Bahrain has had a keen interest in cryptocurrencies for a while, even if it hasn’t moved quickly to adopt the technologies. The Middle Eastern country is now looking to make its mark on the crypto ecosystem and is beginning to welcome companies with open arms in an effort to become the next big crypto and blockchain global hub.
Bahrain is a suitable choice as a hub for the future’s currency. It was once the center of the Middle East’s financial industry and could soon reclaim that title. It is ready to open its borders to crypto-related firms, which would be allowed to operate on a trial basis as the country works out the logistics of how to regulate the industry.
Those regulations are most likely coming soon. The business manager for the country’s Economic Development Board, Dalal Buhejji, has expressed her belief that the Central Bank of Bahrain (CBB) will introduce the necessary framework in the near future, but didn’t comment on how soon this could happen, according to a Bloomberg report. The central bank has already issued a consultation paper meant to be the basis of draft regulations for crypto asset platform operators in the country.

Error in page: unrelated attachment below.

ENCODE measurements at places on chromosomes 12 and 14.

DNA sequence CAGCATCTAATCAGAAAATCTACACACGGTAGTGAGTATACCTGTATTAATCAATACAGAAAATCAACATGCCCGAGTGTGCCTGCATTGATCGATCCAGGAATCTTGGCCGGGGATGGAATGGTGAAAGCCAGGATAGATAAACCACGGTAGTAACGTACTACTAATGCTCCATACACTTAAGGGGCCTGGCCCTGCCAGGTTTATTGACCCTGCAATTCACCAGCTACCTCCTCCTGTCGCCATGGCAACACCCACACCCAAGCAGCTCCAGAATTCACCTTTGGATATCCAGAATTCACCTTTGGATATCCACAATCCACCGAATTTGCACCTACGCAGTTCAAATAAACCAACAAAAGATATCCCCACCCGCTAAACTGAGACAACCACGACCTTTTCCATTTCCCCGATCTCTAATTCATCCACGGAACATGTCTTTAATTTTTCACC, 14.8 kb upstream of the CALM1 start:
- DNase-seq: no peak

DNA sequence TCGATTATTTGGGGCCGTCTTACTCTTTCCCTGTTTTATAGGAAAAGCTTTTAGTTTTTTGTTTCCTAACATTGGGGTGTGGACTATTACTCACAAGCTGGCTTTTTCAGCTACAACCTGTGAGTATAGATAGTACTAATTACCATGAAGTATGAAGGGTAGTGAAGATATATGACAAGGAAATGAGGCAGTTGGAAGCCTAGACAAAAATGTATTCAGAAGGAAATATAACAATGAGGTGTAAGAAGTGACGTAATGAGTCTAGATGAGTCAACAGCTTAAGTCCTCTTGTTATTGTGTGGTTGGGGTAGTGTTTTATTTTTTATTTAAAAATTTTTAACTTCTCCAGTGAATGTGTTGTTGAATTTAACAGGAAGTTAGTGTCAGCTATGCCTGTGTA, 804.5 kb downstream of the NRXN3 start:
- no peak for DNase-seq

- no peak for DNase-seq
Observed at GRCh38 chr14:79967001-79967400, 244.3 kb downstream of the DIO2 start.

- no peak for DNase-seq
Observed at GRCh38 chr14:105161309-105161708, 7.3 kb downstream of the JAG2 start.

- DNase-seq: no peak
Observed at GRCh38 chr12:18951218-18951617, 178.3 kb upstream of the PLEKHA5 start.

There are already several global crypto hubs popping up around the world – Gibraltar, Liechtenstein and Malta are three countries that have been more than willing to embrace the future. Those hubs could eventually be used as the foundation of any regulations implemented in Bahrain.
Buhejji adds that the central bank currently allows crypto-based entities to test their developments on a limited basis using a limited number of transactions. This allows the bank to view the activity and will ultimately help the companies enter the market quicker.
Last July, the CBB issued a sandbox license to the Palmex crypto exchange, marking a first for the entire Middle East-North Africa (MENA) region. The bank has included more companies in the sandbox since then, and there are now 28 entities approved to run trails in accordance with the sandbox. All companies are allowed to operate for a nine-month period while the CBB continues to hash out the details of the regulatory guidance.
Bahrain is the smallest country out of the six that make up the Gulf Corporation Council. It has been dealing with a decline in revenues following the decrease in the price of crude oil since 2014, and has turned to its allies previously for economic support. Last year, those allies pledged $10 billion in aid. However, as the country looks to return to autonomy, it is ready to embrace crypto and blockchains, which will undoubtedly drive its economy higher for decades to come.
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